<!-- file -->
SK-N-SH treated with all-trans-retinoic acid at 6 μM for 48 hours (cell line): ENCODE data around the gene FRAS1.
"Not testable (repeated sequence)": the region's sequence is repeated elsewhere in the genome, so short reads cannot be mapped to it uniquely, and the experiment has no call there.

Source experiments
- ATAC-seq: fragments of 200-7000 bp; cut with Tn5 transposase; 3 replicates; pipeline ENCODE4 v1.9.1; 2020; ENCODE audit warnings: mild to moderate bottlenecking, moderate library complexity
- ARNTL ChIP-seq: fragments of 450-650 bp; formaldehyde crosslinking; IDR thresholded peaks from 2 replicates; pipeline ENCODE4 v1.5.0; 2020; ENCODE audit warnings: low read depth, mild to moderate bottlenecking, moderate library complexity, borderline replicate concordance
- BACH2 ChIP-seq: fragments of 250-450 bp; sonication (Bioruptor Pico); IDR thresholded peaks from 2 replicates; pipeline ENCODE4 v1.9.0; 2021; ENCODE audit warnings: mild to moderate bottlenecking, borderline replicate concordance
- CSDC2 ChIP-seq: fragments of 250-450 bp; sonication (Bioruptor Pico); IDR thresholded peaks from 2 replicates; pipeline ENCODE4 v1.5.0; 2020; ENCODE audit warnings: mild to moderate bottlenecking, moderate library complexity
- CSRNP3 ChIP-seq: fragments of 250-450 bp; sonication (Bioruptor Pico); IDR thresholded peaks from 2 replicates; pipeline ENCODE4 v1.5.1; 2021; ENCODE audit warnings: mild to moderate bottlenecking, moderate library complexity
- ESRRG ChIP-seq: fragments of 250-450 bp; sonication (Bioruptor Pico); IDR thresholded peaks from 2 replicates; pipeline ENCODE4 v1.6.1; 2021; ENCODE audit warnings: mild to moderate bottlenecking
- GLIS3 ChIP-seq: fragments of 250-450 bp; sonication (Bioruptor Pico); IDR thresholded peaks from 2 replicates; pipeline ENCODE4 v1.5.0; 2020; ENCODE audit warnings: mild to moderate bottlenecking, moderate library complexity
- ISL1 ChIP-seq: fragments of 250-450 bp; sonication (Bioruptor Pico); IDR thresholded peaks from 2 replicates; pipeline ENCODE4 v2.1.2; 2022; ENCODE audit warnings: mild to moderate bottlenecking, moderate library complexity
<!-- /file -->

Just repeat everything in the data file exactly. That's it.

SK-N-SH treated with all-trans-retinoic acid at 6 μM for 48 hours (cell line): ENCODE data around the gene FRAS1.
"Not testable (repeated sequence)": the region's sequence is repeated elsewhere in the genome, so short reads cannot be mapped to it uniquely, and the experiment has no call there.

Source experiments
- ATAC-seq: fragments of 200-7000 bp; cut with Tn5 transposase; 3 replicates; pipeline ENCODE4 v1.9.1; 2020; ENCODE audit warnings: mild to moderate bottlenecking, moderate library complexity
- ARNTL ChIP-seq: fragments of 450-650 bp; formaldehyde crosslinking; IDR thresholded peaks from 2 replicates; pipeline ENCODE4 v1.5.0; 2020; ENCODE audit warnings: low read depth, mild to moderate bottlenecking, moderate library complexity, borderline replicate concordance
- BACH2 ChIP-seq: fragments of 250-450 bp; sonication (Bioruptor Pico); IDR thresholded peaks from 2 replicates; pipeline ENCODE4 v1.9.0; 2021; ENCODE audit warnings: mild to moderate bottlenecking, borderline replicate concordance
- CSDC2 ChIP-seq: fragments of 250-450 bp; sonication (Bioruptor Pico); IDR thresholded peaks from 2 replicates; pipeline ENCODE4 v1.5.0; 2020; ENCODE audit warnings: mild to moderate bottlenecking, moderate library complexity
- CSRNP3 ChIP-seq: fragments of 250-450 bp; sonication (Bioruptor Pico); IDR thresholded peaks from 2 replicates; pipeline ENCODE4 v1.5.1; 2021; ENCODE audit warnings: mild to moderate bottlenecking, moderate library complexity
- ESRRG ChIP-seq: fragments of 250-450 bp; sonication (Bioruptor Pico); IDR thresholded peaks from 2 replicates; pipeline ENCODE4 v1.6.1; 2021; ENCODE audit warnings: mild to moderate bottlenecking
- GLIS3 ChIP-seq: fragments of 250-450 bp; sonication (Bioruptor Pico); IDR thresholded peaks from 2 replicates; pipeline ENCODE4 v1.5.0; 2020; ENCODE audit warnings: mild to moderate bottlenecking, moderate library complexity
- ISL1 ChIP-seq: fragments of 250-450 bp; sonication (Bioruptor Pico); IDR thresholded peaks from 2 replicates; pipeline ENCODE4 v2.1.2; 2022; ENCODE audit warnings: mild to moderate bottlenecking, moderate library complexity